A reproduction signal amplitude value, corresponding to the distance between the lens groups, is detected by the signal detecting part 21, while changing the distance between the lens groups of the collimator lens 9 at predetermined intervals in a predetermined width (range) centering around the initial position. The controller 22 performs processing by relating the corresponding reproduction signal amplitude with the distance between the lens groups to detect a lens group distance of the collimator lens 9 at which the reproduction signal amplitude value is maximized. When the controller 22 detects the distance between the lens groups at which the reproduction signal amplitude is maximized, the controller 22 controls the spherical aberration correcting device-driving part 24 to set the part 24 to an optimum distance between the lens groups at which the reproduction signal amplitude value is maximized.

In this case, the spherical aberration value becomes almost zero, and spherical aberration is corrected. In the case of this embodiment, the above learning operation is performed by cutting a width of ±20 mm at every 0.02 mm interval, which corresponds to a width of ±10 μm, and an interval of 1 μm in a transparent substrate thickness error.

Next, described is the operation when the disk is determined to be a double-layer disk, in S303. In the case of the double-layer disk, the reflectance and absorption coefficient of a recording layer are about a half of the case of a single-layer disk, and a light quantity to be irradiated to the disk becomes about two times. Therefore, LD output power rises, and LD noise is restrained. Consequently, the controller 22 controls an optical attenuation device-driving part 23 to retreat the optical filter 2 from the gap between the LD 1 and PBS 3 by driving the optical attenuation device-driving mechanism 31 (S306).

In this case, the LD 1 is once turned off, and after the optical filter 2 is retreated, the LD 1 is turned on again. The optical attenuation device-driving mechanism 31 is a mechanism for inserting or evacuating the optical filter 2 between the LD 1 and PBS 3, and the optical attenuation device-driving portion 23 is a driving part for driving the optical attenuation device-driving mechanism 31 in accordance with control by the controller 22.

Then, the controller 22 controls the spherical aberration correcting device-driving part 24 to set the initial position of the distance between the lens groups of the collimator lens 9 to L=β by driving the spherical aberration correcting device-driving mechanism 32 (S307). In the case of this embodiment, β is approximately equal to 0.55 mm, as described above. This corresponds to the layer L0′.

Moreover, spherical aberration is learned similarly as in a case of a single-layer disk (S308). That is, the spherical aberration correcting device-driving portion 24 is controlled, and a reproducing-signal amplitude value is detected by the signal detecting portion 21, while changing the distance between the lens groups at predetermined intervals in a predetermined width centering around the initial position. Then, a distance between the lens groups, at which a reproduction signal amplitude is maximized, is detected and stored in the controller 22.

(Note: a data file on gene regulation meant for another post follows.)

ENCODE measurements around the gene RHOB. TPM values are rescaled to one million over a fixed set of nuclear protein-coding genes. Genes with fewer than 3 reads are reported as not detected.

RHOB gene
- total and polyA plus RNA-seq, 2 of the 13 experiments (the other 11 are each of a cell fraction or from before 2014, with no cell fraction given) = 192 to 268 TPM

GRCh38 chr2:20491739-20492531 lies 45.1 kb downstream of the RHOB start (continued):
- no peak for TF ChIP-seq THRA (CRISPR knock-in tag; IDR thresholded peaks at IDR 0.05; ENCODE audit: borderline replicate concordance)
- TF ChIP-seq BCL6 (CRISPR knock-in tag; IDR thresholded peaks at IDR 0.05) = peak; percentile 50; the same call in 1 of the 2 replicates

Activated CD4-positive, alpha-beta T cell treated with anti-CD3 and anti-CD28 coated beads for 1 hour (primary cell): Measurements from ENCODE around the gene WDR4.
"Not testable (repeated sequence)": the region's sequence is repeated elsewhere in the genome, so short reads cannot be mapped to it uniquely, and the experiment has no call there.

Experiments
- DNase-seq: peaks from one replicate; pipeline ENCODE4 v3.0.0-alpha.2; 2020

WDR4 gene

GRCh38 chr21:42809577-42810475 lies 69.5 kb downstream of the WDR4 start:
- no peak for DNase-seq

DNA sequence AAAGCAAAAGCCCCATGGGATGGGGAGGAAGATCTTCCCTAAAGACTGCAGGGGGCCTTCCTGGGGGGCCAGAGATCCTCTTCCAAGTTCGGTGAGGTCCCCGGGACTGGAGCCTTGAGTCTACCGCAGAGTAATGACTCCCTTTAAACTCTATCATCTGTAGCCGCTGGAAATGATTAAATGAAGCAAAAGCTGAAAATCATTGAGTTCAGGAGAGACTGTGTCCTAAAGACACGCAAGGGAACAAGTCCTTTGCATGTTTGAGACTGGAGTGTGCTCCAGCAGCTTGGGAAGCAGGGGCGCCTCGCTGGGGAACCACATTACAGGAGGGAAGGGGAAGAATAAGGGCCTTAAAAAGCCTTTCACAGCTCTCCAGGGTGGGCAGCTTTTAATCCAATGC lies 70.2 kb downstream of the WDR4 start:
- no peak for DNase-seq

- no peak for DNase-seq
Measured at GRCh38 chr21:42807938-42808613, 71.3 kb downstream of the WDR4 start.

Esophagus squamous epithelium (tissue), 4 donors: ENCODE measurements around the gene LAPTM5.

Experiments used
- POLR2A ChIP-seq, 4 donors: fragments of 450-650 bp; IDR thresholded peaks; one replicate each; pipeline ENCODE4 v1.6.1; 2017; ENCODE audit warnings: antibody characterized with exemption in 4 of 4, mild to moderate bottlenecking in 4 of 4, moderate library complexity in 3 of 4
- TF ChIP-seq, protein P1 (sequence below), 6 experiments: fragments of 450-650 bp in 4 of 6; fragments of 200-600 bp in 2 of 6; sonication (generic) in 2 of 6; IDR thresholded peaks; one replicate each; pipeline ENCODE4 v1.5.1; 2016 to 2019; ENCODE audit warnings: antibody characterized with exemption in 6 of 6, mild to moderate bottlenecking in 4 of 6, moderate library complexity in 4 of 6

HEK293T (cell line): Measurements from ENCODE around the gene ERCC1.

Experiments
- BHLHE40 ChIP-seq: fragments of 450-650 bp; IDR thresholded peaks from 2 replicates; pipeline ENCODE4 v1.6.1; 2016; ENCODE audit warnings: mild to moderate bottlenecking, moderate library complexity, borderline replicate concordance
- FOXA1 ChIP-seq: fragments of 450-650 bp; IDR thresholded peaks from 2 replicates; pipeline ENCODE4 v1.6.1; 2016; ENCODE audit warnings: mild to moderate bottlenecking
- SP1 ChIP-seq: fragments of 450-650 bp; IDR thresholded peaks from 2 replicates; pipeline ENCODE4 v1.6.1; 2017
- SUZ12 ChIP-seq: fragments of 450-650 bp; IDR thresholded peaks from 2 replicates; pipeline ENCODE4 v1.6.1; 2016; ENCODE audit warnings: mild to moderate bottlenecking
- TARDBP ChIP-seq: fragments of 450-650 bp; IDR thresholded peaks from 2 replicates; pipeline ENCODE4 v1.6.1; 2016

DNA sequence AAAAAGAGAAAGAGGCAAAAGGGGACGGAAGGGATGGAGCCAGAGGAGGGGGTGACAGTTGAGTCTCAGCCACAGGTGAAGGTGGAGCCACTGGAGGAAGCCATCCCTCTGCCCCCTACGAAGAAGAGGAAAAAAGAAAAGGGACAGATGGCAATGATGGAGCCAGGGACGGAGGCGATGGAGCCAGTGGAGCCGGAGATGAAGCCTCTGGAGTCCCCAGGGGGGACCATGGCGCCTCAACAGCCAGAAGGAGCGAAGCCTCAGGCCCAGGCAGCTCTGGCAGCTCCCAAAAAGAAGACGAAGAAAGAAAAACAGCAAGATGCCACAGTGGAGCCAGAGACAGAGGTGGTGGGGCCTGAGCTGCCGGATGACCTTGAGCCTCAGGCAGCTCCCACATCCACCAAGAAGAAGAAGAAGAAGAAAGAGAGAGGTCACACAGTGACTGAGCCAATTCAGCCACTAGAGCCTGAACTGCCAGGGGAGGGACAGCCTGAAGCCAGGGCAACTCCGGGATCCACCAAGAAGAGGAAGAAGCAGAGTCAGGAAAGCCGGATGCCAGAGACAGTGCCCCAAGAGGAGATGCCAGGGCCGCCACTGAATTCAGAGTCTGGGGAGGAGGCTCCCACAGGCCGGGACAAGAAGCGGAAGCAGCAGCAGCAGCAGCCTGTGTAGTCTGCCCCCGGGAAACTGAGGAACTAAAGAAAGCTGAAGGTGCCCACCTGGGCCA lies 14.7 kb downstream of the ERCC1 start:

Then, learning of the layer L1′ is started (S309). In this case, the controller 22 controls the spherical aberration correcting device-driving part 24 to set the initial position of the distance between the lens groups of the collimator lens 9 to L=γ. In the case of this embodiment, γ is approximately equal to 1.05 mm, as described above.

Then, spherical aberration for L=γ is similarly learned (S310). That is, the controller 22 controls the spherical aberration correcting device-driving part 24 to detect a reproduction signal amplitude by the signal detecting part 31, while changing a distance between the lens groups at predetermined intervals in a predetermined width centering around an initial position. Moreover, the distance between the lens groups of the collimator lens 9, at which the reproduction signal amplitude is maximized, is detected and stored in the controller 22. Thus, learning of spherical aberration is completed.

Thereafter, in the case of recording information in or reproducing information from a double-layer disk, the controller 22 sets a distance between the lens groups to an optimum value corresponding to each layer, to record or to reproduce information in or from the layers L0′ and L1′.

Thus, because the initial position of the distance between the lens groups of the collimator lens 9 is changed in accordance with the kind of the optical disk 11 (single-layer disk or double-layer disk), whereby waste learning is not performed, it is possible to decrease the time of spherical aberration learning of an apparatus capable of avoiding LD noise.

Second Embodiment

FIG. 5 is a block diagram showing a second embodiment of the present invention. In the case of this embodiment, initial positions of spherical aberration learning of spherical aberration correcting means are changed in accordance with the fact that an optical disk to be used is a disk corresponding to a blue LD or a disk corresponding to a red LD. First, the outline of an optical system, when a disk to be used is a disk corresponding to a blue LD, is described.

A part of a beam emitted from an LD (semiconductor layer) 41 is reflected by a composite SB 42 and condensed to a light-receiving area for a monitor of a PD (photodiode) 44 by a condensing lens 43. This output is used for control of emission power of the LD 41. PD 44 has a light-receiving area for a monitor and an RF servo area.